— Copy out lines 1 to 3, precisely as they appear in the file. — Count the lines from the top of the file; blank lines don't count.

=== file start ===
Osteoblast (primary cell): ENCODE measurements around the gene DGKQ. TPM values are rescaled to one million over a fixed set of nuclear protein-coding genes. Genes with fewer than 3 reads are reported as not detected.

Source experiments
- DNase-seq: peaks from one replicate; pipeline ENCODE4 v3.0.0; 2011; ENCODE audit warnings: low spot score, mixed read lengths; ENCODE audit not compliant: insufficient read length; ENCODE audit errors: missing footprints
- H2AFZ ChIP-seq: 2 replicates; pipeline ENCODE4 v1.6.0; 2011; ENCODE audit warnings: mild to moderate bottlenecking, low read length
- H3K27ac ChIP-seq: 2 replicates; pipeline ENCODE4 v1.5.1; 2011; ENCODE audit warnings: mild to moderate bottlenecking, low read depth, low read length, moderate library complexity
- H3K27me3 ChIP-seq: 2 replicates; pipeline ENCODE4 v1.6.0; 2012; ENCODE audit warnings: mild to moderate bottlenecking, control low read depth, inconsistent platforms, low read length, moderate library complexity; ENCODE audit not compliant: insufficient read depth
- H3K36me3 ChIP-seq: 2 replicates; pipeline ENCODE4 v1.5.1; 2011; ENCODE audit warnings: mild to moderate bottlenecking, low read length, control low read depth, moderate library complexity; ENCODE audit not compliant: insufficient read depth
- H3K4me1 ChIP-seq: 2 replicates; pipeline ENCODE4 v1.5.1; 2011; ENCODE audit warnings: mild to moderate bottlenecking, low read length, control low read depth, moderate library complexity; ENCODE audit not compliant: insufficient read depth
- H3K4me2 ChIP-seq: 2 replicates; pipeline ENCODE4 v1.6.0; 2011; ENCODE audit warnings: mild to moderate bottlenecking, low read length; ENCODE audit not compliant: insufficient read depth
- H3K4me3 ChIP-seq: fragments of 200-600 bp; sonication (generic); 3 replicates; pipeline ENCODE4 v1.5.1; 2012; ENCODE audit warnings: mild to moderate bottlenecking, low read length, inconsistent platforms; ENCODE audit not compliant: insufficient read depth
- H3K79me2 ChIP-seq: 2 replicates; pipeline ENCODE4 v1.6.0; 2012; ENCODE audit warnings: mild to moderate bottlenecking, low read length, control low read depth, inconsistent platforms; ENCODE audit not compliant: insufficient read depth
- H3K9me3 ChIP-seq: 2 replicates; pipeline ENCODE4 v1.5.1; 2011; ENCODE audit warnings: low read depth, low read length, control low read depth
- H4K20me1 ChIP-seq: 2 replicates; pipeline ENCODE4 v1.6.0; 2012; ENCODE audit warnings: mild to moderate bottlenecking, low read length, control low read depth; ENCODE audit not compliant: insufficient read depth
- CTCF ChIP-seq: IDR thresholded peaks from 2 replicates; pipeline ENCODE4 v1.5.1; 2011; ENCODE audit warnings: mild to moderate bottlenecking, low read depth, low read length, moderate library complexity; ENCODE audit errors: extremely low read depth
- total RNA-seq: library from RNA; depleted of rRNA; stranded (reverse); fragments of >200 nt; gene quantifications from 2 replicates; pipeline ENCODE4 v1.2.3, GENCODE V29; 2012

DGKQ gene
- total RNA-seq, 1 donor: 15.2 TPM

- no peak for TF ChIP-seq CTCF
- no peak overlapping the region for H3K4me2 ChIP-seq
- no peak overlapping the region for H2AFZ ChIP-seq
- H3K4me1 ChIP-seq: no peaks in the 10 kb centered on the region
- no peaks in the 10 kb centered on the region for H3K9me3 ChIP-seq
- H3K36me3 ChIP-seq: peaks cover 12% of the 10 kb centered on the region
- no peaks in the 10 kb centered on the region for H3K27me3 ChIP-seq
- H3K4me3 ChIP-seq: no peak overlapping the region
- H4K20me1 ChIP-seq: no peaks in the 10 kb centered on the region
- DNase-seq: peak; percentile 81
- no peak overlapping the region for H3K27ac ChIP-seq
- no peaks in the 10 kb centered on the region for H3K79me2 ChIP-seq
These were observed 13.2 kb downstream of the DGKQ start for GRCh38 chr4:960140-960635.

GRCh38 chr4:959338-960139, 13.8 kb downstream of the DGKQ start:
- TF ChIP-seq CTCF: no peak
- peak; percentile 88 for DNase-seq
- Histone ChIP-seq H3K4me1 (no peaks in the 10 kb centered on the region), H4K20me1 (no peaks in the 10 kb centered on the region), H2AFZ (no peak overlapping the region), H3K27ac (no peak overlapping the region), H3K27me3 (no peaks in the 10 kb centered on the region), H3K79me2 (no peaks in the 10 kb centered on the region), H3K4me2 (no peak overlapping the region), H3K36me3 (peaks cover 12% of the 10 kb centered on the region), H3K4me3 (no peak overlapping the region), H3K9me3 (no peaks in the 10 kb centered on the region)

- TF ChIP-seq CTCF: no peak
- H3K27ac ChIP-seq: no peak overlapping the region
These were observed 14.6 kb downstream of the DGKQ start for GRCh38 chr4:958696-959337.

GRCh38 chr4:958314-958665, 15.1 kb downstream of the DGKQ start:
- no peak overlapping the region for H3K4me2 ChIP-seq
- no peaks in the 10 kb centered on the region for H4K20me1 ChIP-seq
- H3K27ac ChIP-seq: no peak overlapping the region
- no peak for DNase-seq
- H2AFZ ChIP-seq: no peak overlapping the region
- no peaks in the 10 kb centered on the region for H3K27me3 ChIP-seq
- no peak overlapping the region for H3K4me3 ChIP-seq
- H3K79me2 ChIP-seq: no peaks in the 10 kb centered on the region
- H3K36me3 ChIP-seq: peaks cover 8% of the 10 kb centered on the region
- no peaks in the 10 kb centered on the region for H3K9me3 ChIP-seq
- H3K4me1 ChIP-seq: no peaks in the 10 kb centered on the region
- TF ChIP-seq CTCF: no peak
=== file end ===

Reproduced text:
Osteoblast (primary cell): ENCODE measurements around the gene DGKQ. TPM values are rescaled to one million over a fixed set of nuclear protein-coding genes. Genes with fewer than 3 reads are reported as not detected.

Source experiments
- DNase-seq: peaks from one replicate; pipeline ENCODE4 v3.0.0; 2011; ENCODE audit warnings: low spot score, mixed read lengths; ENCODE audit not compliant: insufficient read length; ENCODE audit errors: missing footprints